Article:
MnSTEP Teaching Activity Collection > MnSTEP Activities > Two Dimensional Motion and Conservation of Energy

Two Dimensional Motion and Conservation of Energy

Mark Schmieisng
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Summary

In this physics lab students look at conservation of energy to find the horizontal velocity of a sphere in order to predict where it will land.

Learning Goals

Students will identify the energy transfer. They will find the relationship between Potential Energy at the top of a ramp and Kinetic Energy at the bottom. Knowing the kinetic energy at the bottom, students can find the horizontal velocity of the sphere. After calculating the time the sphere is in the air students will predict where it will land.

Context for Use

This lab is for a senior high class in Physical Science. It is conducted inside and will take a minimum of two days. Students need to know about projectile motion and be able to calculate how long a falling object is in the air. Then they can calculate how far that same object will travel horizontally. The lab can be used after an introduction of potential and kinetic energy.

Subject: Physics:Classical Mechanics:Work and Energy
Resource Type: Activities:Lab Activity
Grade Level: High School (9-12)

Description and Teaching Materials

Given a curved ramp in which a sphere is rolled and leaves the edge of a lab table horizontally, students predict where the sphere will land. This is accomplished by recognizing that a fraction of the potential energy at the top of the ramp is in the form of kinetic energy at the bottom of the ramp. Knowing the kinetic energy at the bottom of the ramp students can find the horizontal velocity of the sphere. By measuring the distance the sphere falls after it leaves the ramp students can calculate the time the sphere is in the air. Knowing the horizontal velocity and the time students can calculate the horizontal distance the sphere travels and predict where the sphere will land.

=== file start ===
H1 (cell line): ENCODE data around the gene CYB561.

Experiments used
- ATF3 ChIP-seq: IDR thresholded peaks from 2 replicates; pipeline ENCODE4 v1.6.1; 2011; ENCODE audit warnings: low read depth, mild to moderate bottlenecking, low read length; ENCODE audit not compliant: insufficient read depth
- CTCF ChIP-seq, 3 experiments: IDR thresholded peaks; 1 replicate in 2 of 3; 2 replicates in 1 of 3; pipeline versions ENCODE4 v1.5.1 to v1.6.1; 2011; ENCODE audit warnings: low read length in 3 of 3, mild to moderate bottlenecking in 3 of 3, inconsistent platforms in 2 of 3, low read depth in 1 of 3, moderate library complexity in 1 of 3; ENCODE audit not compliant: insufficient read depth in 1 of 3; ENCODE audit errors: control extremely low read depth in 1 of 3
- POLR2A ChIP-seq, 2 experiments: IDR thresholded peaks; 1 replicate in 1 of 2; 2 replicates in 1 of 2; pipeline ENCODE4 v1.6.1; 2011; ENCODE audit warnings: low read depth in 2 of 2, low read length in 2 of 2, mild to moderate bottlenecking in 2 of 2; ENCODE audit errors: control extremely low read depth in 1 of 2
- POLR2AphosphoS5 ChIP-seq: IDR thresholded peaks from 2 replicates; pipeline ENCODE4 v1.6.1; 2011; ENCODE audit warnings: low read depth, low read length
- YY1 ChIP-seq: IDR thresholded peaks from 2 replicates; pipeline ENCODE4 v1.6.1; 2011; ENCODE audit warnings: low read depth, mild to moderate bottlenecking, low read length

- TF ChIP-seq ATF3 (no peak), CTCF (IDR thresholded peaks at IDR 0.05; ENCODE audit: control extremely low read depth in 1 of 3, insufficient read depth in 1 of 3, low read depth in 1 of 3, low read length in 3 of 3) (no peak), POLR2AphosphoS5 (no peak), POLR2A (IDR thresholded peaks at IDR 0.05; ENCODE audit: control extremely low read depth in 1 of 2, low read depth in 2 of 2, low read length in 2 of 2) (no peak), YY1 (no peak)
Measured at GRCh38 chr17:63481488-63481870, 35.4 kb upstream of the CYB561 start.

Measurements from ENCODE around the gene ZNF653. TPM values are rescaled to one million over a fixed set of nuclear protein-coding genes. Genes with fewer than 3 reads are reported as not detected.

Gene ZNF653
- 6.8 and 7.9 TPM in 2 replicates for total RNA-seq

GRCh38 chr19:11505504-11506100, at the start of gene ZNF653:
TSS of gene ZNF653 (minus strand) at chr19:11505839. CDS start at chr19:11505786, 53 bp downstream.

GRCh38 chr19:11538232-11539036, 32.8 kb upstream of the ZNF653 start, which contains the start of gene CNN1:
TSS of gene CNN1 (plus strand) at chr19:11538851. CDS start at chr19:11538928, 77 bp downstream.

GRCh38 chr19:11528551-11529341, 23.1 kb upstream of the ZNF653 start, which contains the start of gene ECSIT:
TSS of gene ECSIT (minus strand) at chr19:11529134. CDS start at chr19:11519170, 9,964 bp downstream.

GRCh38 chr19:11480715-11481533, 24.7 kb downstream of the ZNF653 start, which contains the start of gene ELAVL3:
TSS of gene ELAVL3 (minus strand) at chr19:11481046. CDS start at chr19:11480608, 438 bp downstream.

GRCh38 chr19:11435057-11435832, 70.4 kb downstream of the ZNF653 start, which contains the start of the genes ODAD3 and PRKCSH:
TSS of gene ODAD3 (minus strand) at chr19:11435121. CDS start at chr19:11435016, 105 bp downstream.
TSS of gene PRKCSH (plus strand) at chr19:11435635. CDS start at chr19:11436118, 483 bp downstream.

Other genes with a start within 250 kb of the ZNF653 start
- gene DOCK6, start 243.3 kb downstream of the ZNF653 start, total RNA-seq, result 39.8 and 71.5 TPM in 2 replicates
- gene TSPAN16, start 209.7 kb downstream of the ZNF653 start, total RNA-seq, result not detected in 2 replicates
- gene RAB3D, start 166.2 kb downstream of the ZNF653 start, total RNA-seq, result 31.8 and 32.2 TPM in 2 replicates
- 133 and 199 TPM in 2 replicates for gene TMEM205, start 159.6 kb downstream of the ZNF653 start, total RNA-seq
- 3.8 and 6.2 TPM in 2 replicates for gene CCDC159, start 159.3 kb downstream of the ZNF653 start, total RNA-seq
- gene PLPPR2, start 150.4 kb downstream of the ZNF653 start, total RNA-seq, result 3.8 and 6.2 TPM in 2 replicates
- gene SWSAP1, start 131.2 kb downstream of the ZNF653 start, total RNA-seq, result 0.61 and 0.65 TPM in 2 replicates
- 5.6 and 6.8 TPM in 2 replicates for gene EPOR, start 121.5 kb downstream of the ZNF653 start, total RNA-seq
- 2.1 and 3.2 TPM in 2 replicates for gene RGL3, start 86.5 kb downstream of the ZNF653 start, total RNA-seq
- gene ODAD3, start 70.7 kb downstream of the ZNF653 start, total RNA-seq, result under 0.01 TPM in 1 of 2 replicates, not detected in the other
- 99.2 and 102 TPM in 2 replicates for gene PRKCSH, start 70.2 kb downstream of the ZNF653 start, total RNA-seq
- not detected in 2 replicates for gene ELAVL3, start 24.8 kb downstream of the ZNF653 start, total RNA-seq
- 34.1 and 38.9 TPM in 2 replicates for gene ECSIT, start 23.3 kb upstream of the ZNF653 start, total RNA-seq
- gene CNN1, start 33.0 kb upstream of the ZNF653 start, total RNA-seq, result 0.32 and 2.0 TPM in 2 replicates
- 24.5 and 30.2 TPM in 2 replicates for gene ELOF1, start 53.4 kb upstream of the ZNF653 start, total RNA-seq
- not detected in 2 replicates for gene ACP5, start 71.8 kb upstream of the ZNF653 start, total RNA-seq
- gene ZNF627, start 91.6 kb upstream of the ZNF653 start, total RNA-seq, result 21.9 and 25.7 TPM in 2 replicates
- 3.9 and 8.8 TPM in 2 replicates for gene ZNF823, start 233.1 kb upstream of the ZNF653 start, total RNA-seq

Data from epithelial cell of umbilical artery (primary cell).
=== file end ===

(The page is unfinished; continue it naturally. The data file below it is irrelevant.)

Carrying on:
Day 1
Not all the P.E at the top of the ramp is transformed to K.E. at the bottom. A good discussion is the other energy transformations that are occurring. Talk about friction, heat, and rotational K.E. vs translational K.E. The goal of Day 1 is to find the fraction of P.E. at the top of the ramp that winds up in the form of translational K.E. at the bottom. (P.E. at the top)(fraction)=(K.E. at the bottom) therefore the fraction=(K.E. at the bottom)/(P.E. at the top)(fraction).

Day 2
The height of the ramp is adjusted. Student find the P.E. at the top of the ramp and use the fraction to predict the K.E. at the bottom. Knowing the K.E. find the velocity, knowing the velocity and time in the air find the horizontal displacement and predict the landing spot. Brief Power Point of Lab (PowerPoint 82kB Aug24 07) Day 1 Work Sheet (Microsoft Word 34kB May16 11)

Teaching Notes and Tips

This is a very open ended and student driven activity. Allow the students to struggle with derivations. I do ask for the notes demonstrating their work and quiz them on the physics concepts. The bulk of the grade is their ability to place a coin on the floor and hit it with the sphere. I give students only one chance. This motivates them to focus on details.

Assessment

Student show their derivation to find the fraction.
Students show their derivation for finding the final horizontal distance the sphere travels.
Students take a quiz on the lab.
Students roll the sphere and hit a target. I use concentric 1 cm circles.

Standards

Physical Science 9-12
Energy Transformations
Motion

References and Resources

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